Yes, I am guessing that two fairly spectrally smooth tubes would do. One "warm", one "cold" as long as they could be lineary mixed to produce fairly accurate intermediate color temperatures. If the flash is limited by total heat or total delivered power anyways this might not even be so inefficient as one might initially believe (two tubes and two power delivery circuits though).

Is it at all realistic to automatically control color temperature? Did not Nikon use to have a separate ambient WB sensor on their cameras? Put one on this flash and estimate ambient WB right before firing the flash. Might not be perfect for mixed-lighting, but might be good enough for 80% of the shots...

-h
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hjulenissen
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« Reply #7 on: March 18, 2013, 03:02:46 AM »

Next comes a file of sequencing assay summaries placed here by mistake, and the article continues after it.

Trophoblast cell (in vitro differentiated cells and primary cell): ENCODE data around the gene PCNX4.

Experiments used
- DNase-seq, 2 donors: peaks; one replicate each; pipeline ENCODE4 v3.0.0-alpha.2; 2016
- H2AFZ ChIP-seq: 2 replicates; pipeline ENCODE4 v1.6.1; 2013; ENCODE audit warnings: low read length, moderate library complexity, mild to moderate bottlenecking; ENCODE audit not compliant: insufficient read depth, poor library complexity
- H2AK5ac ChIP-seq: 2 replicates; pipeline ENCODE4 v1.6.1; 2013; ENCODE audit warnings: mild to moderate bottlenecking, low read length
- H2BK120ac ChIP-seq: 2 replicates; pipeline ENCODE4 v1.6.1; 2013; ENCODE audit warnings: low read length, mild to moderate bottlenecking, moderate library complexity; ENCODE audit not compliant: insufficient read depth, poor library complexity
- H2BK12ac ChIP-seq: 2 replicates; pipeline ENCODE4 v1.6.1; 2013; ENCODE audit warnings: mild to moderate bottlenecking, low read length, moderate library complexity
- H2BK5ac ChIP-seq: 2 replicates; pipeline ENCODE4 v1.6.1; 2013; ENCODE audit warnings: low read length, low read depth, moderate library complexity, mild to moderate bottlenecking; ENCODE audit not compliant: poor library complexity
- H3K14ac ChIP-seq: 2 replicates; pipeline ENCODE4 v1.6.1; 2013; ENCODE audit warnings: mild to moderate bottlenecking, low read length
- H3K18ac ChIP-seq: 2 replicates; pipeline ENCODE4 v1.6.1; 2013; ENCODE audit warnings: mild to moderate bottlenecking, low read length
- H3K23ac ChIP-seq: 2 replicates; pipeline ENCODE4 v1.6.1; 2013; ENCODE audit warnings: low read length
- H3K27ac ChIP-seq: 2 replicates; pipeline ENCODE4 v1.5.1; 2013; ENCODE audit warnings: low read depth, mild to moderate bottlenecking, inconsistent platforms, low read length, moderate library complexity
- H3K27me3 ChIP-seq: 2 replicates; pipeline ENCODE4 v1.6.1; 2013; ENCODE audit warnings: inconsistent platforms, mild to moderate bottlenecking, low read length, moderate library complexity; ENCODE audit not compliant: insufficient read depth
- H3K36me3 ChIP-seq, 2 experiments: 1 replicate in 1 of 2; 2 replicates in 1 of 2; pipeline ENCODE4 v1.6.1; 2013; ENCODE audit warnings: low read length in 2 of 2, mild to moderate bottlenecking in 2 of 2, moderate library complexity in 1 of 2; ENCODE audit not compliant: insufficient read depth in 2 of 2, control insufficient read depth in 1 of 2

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Pssst... patent it before someone else does Smiley
I guess this post counts as "prior art". As long as I can buy the product, I am happy :-)

-h
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theguywitha645d
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« Reply #8 on: March 18, 2013, 09:58:06 AM »
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I wonder why flash tubes are daylight? Perhaps it is difficult to vary the spectral output? Then to build in either a color meter or to get the camera WB information would seem very complex.

To be honest, how difficult is it to carry a few color compensating filters to stick onto a flash unit?
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David McCaughan
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« Reply #9 on: March 19, 2013, 12:50:04 PM »
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I can buy a lot of gels for what this is gonna cost.  Grin
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jvb
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« Reply #10 on: March 28, 2013, 11:37:19 AM »
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Nice idea. The old color enlarger technique jumps to my mind. A Dichromatic filter that can be dialed in gradually?